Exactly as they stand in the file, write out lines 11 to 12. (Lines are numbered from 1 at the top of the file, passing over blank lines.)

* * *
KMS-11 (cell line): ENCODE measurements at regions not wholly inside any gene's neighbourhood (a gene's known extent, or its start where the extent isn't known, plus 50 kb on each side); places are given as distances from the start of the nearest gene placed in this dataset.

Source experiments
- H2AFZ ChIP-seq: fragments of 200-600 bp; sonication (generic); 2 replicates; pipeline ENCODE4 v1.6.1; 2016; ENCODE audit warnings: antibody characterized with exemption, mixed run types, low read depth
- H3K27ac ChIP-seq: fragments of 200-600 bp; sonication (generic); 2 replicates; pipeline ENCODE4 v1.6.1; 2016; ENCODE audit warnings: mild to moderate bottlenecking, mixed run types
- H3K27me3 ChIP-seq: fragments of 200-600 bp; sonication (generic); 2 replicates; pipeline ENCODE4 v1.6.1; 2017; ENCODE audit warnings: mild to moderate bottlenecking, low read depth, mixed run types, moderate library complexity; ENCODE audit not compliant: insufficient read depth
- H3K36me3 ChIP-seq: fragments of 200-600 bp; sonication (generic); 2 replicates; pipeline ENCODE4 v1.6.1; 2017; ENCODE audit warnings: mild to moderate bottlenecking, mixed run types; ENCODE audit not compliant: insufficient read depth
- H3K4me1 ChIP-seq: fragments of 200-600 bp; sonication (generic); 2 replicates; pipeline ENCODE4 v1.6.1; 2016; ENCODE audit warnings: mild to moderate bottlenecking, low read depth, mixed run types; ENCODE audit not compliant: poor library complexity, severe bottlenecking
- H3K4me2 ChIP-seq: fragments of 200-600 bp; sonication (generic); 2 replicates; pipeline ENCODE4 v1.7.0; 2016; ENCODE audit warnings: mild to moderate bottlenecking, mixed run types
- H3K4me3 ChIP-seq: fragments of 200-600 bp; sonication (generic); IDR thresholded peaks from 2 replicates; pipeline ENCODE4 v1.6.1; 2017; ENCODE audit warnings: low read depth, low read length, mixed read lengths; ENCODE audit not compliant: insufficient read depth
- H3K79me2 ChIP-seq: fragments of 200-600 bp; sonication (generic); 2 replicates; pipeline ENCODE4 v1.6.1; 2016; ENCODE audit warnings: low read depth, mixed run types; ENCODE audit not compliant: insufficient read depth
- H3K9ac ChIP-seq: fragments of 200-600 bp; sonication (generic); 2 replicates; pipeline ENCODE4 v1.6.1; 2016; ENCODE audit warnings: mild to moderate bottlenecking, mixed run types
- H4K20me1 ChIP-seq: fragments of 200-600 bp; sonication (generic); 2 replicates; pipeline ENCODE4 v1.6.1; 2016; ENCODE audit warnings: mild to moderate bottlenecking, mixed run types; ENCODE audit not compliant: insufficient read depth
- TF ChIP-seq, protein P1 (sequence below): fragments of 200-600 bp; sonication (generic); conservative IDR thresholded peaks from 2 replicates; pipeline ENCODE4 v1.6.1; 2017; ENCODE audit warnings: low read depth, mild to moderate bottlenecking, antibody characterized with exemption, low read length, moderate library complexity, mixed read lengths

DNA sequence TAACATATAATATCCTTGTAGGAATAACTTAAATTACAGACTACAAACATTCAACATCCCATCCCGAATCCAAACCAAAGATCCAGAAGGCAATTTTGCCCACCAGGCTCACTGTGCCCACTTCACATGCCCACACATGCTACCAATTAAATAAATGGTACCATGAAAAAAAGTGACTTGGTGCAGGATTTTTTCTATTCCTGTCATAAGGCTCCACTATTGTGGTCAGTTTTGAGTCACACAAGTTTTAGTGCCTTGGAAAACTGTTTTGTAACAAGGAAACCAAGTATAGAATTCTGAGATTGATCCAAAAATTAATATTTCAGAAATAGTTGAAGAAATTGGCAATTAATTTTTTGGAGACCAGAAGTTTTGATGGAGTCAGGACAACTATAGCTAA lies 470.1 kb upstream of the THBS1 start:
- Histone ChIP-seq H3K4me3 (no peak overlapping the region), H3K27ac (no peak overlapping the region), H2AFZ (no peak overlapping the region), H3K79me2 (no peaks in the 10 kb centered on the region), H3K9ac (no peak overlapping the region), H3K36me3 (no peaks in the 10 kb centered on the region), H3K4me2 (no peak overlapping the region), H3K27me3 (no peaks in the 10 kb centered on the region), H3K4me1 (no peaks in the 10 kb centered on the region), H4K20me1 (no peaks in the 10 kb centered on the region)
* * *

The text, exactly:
- H3K9ac ChIP-seq: fragments of 200-600 bp; sonication (generic); 2 replicates; pipeline ENCODE4 v1.6.1; 2016; ENCODE audit warnings: mild to moderate bottlenecking, mixed run types
- H4K20me1 ChIP-seq: fragments of 200-600 bp; sonication (generic); 2 replicates; pipeline ENCODE4 v1.6.1; 2016; ENCODE audit warnings: mild to moderate bottlenecking, mixed run types; ENCODE audit not compliant: insufficient read depth